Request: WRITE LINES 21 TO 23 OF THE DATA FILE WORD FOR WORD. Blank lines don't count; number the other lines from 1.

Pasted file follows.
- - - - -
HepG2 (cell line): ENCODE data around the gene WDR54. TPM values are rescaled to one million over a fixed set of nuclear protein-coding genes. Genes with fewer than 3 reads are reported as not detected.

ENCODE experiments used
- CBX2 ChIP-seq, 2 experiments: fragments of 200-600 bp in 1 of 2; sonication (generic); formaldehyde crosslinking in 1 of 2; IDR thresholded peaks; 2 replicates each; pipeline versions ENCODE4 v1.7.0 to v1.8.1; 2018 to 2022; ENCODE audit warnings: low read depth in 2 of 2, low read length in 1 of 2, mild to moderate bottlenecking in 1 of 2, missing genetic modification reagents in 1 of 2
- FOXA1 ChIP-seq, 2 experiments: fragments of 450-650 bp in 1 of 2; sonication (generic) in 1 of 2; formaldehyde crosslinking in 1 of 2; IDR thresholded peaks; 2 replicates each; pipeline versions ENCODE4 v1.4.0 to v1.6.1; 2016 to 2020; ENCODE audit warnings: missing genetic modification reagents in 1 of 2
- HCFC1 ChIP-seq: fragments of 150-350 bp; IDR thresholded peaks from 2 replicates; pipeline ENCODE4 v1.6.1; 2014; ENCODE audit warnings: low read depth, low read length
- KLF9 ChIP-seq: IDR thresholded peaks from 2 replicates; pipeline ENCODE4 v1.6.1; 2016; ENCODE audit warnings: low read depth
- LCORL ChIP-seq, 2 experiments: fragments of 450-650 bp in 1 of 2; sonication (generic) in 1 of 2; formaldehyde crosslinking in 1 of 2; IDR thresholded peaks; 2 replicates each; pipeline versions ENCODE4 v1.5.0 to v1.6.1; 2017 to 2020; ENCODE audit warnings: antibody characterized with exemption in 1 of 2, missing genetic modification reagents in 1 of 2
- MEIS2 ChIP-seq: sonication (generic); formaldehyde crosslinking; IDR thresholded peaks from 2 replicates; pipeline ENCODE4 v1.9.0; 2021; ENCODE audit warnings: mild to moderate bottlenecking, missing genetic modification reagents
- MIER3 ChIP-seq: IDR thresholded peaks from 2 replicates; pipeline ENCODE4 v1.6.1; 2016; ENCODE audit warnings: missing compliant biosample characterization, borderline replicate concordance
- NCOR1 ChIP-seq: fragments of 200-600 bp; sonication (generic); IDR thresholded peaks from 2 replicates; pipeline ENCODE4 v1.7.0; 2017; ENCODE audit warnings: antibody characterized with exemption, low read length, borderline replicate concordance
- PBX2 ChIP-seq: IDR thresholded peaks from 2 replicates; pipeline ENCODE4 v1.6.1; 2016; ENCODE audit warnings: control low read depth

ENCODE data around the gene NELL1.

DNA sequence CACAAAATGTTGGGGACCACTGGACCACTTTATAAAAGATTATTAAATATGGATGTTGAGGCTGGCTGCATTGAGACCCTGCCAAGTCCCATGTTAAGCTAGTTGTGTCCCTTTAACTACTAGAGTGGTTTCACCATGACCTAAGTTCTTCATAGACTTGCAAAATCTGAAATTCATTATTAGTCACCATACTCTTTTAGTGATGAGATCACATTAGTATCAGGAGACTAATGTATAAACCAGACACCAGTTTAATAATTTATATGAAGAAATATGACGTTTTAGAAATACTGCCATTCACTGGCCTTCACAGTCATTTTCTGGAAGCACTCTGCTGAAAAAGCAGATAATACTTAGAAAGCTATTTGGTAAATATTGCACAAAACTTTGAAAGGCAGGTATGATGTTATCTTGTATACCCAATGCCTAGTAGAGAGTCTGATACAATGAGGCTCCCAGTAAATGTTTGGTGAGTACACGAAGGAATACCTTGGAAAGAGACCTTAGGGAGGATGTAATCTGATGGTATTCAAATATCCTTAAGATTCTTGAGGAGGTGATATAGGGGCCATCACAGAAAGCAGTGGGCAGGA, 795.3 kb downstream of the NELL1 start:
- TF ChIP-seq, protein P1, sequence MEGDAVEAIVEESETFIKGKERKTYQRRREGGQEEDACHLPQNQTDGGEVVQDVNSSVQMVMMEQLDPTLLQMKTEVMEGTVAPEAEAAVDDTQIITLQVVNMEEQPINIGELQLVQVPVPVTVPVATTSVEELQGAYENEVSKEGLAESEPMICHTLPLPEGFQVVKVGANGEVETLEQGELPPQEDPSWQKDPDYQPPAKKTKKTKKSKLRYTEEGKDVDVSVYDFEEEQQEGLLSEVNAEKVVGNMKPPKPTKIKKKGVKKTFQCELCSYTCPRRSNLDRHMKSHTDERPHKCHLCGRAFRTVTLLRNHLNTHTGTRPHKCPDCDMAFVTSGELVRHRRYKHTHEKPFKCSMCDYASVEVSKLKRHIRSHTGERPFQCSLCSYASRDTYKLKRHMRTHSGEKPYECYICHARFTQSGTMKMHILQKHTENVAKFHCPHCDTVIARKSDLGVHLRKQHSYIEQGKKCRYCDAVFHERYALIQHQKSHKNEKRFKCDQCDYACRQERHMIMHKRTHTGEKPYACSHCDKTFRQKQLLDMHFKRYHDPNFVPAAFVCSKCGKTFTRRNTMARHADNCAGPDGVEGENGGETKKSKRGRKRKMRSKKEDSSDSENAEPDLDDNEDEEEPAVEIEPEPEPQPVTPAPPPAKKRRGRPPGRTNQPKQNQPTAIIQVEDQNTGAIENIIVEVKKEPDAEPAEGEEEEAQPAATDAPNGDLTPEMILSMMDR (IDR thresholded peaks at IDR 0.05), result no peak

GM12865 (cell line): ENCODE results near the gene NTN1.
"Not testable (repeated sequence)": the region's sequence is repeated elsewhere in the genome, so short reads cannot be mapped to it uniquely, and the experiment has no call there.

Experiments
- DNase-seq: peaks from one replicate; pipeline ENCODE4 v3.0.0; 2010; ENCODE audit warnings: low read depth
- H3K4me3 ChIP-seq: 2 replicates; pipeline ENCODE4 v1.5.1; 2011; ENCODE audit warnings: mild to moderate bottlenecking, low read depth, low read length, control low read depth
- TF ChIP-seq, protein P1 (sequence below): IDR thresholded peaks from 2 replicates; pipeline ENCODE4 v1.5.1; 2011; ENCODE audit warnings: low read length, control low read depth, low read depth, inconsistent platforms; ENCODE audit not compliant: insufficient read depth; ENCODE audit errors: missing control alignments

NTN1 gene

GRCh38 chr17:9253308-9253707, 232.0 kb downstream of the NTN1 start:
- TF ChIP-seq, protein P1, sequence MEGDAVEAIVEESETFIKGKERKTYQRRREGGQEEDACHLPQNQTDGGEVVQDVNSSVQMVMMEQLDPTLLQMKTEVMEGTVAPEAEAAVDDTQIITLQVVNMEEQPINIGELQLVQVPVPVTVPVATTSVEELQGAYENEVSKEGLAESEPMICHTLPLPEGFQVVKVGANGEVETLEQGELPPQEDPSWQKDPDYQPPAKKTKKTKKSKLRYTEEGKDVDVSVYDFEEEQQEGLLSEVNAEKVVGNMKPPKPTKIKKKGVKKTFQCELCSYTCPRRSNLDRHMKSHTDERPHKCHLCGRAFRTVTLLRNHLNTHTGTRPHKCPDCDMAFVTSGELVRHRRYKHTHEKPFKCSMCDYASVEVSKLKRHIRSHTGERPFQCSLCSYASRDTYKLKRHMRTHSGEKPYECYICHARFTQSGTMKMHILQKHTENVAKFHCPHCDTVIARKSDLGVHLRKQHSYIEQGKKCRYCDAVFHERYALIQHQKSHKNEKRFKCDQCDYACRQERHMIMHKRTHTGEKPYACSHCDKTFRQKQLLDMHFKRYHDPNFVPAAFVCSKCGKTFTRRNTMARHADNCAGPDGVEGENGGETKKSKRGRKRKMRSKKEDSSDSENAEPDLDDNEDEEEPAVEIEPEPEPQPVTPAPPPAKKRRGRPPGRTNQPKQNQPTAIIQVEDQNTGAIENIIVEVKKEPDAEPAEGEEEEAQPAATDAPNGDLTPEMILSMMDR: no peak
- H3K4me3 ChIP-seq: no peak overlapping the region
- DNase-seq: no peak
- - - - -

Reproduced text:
NTN1 gene

GRCh38 chr17:9253308-9253707, 232.0 kb downstream of the NTN1 start:
- TF ChIP-seq, protein P1, sequence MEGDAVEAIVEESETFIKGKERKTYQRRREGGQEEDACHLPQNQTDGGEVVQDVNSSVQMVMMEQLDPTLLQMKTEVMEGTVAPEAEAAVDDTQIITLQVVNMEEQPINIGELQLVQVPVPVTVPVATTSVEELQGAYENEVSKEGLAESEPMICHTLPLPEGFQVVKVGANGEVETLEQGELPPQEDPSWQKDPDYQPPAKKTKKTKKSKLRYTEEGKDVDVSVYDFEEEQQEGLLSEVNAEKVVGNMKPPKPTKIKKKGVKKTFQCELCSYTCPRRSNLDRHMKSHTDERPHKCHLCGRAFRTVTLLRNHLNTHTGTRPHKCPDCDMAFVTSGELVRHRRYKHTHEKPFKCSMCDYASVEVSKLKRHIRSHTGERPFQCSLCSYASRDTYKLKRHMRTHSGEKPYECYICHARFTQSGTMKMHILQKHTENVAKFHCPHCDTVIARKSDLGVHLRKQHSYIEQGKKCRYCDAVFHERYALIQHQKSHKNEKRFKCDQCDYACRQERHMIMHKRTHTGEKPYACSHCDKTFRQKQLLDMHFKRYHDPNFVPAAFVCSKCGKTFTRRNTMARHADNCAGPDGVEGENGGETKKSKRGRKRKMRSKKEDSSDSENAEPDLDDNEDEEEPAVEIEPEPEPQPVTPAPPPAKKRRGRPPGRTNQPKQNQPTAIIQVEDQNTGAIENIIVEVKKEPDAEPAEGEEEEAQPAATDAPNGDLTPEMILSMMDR: no peak